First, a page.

3. How does The Grapes of Wrath define the significance of "family"?
The novel shows us the importance of the biological family as a social unit, with its own ritualized customs (e.g., the fact that Grandpa is still allowed the right of first speech in a family council) and ways of providing identity to individuals (e.g., Ma's comment, "I never heerd tell of no Joads or no Hazletts, neither, ever refusin' food an' shelter or a lift on the road to anybody that asked. They's been mean Joads, but never that mean"). Yet the book also stresses true family as all humanity. From Casy's key speech about the "one big soul ever'body's a part of," to the fact that the Wilsons are bound to the Joads because Grandpa died in the Wilsons' tent, to Rose of Sharon's nursing of the dying man at the novel's end, the story offers numerous examples of the importance of transcending biological boundaries in order to embrace one's fellow human beings. Steinbeck stresses that only when "I" becomes "we" and "my" becomes "our" (e.g., Chapter 14) can progress be made. Such solidarity is critical for survival-and true survival must be survival together. Looking out for one's own is not sufficient, as illustrated by both the implicit condemnation of Joe Davis's boy's remark, "A fella's got to eat" and the implicit commendation of Ma's decision to share stew with the hungry children of the Hooverville. Near the novel's close, Tom's decision to leave the Joad family and join his true family of all who are suffering and struggling brings the book's definition of "family" to its fulfillment. As Tom tries to explain to his mother, one person's struggle must become all people's struggle. This understanding of "family" is significant because it gives hope for the future, a hope that comes from faith in the human spirit.
4. What is the relationship between external authority and personal experience in The Grapes of Wrath?
The novel seems to argue that, while certain life lessons hold true for all people, these lessons cannot be simply taught; they must be experienced in order to be believed. For example, in Chapter 18, Ma attempts to reassure the worried Rose of Sharon, telling her that, in times of change, bearing up under suffering and dying are "two pieces of the same thing." She wishes she could make Rose understand, but admits that Rose will have to experience this phenomenon in her own life first. Like the disillusioned migrants whom the Joad men met in Chapter 16, then, Ma encounters the reality that some experiences must be lived in order to be understood. Rose cannot simply be told that change and death are a part of life, any more than the Joads and Wilsons can simply be told that California is not the dream they imagine it to be. Life must be lived in order for hard lessons to be learned.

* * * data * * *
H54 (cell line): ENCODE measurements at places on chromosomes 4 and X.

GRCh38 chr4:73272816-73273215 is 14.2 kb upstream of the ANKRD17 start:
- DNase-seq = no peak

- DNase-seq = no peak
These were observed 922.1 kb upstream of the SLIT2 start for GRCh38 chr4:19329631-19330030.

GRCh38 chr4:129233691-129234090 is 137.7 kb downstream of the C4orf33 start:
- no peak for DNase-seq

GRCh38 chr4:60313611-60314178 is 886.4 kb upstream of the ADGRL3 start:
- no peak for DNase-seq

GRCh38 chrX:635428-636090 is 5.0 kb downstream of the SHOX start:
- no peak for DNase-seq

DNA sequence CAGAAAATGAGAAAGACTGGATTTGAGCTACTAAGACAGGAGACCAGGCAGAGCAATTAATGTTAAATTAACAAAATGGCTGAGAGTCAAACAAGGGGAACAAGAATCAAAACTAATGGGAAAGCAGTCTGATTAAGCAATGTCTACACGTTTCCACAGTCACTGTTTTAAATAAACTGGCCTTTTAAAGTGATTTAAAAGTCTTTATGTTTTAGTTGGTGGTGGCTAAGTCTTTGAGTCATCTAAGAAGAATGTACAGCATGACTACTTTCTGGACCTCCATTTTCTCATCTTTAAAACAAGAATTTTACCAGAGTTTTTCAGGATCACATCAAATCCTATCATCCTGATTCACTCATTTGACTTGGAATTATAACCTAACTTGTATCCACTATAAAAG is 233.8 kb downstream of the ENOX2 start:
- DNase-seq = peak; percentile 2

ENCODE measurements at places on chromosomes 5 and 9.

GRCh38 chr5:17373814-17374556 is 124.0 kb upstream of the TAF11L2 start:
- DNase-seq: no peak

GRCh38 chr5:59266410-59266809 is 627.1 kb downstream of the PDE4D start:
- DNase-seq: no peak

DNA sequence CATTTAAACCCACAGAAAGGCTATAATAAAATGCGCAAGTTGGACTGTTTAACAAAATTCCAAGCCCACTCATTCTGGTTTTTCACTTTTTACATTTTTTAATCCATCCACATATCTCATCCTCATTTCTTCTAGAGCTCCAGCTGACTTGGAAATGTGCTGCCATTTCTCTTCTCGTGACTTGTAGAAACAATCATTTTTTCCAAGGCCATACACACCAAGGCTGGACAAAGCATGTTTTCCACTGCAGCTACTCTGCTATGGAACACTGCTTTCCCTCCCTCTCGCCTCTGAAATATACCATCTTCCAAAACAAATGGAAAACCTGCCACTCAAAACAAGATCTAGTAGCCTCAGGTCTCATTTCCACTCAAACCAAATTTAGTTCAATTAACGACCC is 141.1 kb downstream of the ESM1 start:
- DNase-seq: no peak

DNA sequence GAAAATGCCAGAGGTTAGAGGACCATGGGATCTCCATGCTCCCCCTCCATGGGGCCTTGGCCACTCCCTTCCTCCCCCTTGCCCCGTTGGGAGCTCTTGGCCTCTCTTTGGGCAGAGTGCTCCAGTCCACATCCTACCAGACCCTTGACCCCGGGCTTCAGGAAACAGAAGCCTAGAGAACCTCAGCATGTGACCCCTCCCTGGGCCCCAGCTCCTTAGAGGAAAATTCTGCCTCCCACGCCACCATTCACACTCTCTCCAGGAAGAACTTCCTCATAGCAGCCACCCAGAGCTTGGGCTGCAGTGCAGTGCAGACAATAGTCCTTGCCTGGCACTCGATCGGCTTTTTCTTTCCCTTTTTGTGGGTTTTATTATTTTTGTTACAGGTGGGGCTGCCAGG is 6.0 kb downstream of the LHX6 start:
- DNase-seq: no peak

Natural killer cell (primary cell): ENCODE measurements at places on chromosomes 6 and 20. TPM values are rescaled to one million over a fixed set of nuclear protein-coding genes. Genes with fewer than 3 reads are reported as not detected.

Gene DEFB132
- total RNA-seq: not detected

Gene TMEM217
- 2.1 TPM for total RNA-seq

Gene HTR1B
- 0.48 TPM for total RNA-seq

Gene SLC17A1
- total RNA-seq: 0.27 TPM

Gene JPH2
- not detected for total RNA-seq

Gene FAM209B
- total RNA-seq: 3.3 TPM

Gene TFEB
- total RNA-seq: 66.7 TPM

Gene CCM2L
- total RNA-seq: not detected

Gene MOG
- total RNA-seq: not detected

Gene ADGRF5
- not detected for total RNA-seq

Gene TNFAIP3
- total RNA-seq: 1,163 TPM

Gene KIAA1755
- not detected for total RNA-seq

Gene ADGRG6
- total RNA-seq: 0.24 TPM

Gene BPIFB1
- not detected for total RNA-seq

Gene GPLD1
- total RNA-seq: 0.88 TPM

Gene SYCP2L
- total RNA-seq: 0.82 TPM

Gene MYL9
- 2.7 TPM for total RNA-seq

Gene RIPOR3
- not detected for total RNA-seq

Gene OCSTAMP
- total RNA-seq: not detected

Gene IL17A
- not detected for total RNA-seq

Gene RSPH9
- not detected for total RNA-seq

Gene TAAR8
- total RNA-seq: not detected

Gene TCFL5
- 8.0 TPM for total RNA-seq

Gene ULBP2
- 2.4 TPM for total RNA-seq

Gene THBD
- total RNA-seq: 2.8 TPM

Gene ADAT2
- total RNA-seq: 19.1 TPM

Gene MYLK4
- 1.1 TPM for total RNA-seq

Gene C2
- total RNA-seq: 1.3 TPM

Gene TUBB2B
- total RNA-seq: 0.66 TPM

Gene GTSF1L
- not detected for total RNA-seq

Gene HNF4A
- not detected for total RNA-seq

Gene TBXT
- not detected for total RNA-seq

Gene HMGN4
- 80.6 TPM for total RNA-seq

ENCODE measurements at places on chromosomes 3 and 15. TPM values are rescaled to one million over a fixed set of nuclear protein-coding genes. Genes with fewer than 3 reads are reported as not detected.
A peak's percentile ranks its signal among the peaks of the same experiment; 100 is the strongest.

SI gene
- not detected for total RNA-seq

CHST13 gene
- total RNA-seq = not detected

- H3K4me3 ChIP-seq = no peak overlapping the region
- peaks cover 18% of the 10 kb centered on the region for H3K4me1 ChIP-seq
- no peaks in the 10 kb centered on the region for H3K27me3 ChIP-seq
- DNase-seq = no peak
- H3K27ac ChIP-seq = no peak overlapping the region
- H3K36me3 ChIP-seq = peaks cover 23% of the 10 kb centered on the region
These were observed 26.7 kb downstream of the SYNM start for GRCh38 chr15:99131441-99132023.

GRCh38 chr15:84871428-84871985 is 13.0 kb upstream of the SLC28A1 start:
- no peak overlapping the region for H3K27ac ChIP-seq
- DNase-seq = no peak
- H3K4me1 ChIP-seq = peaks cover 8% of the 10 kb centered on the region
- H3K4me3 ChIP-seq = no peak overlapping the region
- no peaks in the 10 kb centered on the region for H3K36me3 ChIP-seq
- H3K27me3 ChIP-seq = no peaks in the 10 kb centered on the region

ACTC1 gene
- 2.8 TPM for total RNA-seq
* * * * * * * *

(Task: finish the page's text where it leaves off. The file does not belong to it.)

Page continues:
5. Sometimes, even Steinbeck's "macrocosmic" chapters focus on specifics. Chapter 3 is perhaps the clearest example: Steinbeck's detailed description of a turtle attempting to cross a highway. Given the rest of the novel, what is this turtle's significance? Why does Steinbeck devote such attention to it?
The turtle to whom Steinbeck devotes so much space in Chapter 3 serves as a metaphor for the Joads and the other "Okies" as they undertake their long and dangerous journeys. When he releases it, Tom remarks that the turtle does not seem to know where it is headed, even as, at several points throughout the book-even in the final chapter-the Joads are not sure of their ultimate destination. Like the turtle, however, they know they must keep moving on. As Ma tells Tom, "We are the people . . . we go on." As the turtle steadfastly moves on by instinct, so, too, might the Joads and "Okies"' migration be seen less as an heroic act and more as a natural reaction; as Tom says in Chapter 18, "It don't take no nerve to do sompein when there ain't nothin' else you can do;" or as Ma tells Pa in the final chapter, "They was on'y one thing to do-ever-an' we done it." Given the book as a whole, in fact-with its repeated stress on the interconnected, and therefore holy, nature of all life-the turtle is a mirror from the animal kingdom of what the humans in the Dust Bowl are experiencing, and how they must respond.